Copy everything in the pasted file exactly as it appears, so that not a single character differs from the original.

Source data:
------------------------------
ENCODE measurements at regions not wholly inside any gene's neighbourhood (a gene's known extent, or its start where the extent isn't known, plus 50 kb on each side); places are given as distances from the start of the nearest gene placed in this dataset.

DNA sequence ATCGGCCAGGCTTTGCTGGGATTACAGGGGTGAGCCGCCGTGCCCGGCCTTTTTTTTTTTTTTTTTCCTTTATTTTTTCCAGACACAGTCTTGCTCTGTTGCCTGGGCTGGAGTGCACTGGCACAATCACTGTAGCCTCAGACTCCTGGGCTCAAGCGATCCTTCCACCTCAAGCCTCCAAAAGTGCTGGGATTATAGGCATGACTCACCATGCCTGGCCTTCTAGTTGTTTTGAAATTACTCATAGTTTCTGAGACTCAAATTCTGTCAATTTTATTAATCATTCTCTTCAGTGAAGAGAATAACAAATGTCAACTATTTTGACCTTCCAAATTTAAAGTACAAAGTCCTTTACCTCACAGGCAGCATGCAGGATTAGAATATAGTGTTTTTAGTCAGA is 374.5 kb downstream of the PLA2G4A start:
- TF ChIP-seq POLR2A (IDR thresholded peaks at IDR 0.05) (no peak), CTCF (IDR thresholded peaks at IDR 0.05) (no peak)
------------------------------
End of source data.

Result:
ENCODE measurements at regions not wholly inside any gene's neighbourhood (a gene's known extent, or its start where the extent isn't known, plus 50 kb on each side); places are given as distances from the start of the nearest gene placed in this dataset.

DNA sequence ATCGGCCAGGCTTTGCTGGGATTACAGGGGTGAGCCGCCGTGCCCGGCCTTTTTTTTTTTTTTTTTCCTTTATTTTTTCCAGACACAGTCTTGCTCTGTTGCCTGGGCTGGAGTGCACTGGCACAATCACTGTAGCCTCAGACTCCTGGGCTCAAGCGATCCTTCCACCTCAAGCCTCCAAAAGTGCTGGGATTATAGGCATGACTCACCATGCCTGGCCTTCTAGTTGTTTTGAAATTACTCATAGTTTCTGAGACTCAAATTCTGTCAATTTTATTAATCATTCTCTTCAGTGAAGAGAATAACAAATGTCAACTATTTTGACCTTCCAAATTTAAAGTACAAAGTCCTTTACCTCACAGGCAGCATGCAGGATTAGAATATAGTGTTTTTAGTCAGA is 374.5 kb downstream of the PLA2G4A start:
- TF ChIP-seq POLR2A (IDR thresholded peaks at IDR 0.05) (no peak), CTCF (IDR thresholded peaks at IDR 0.05) (no peak)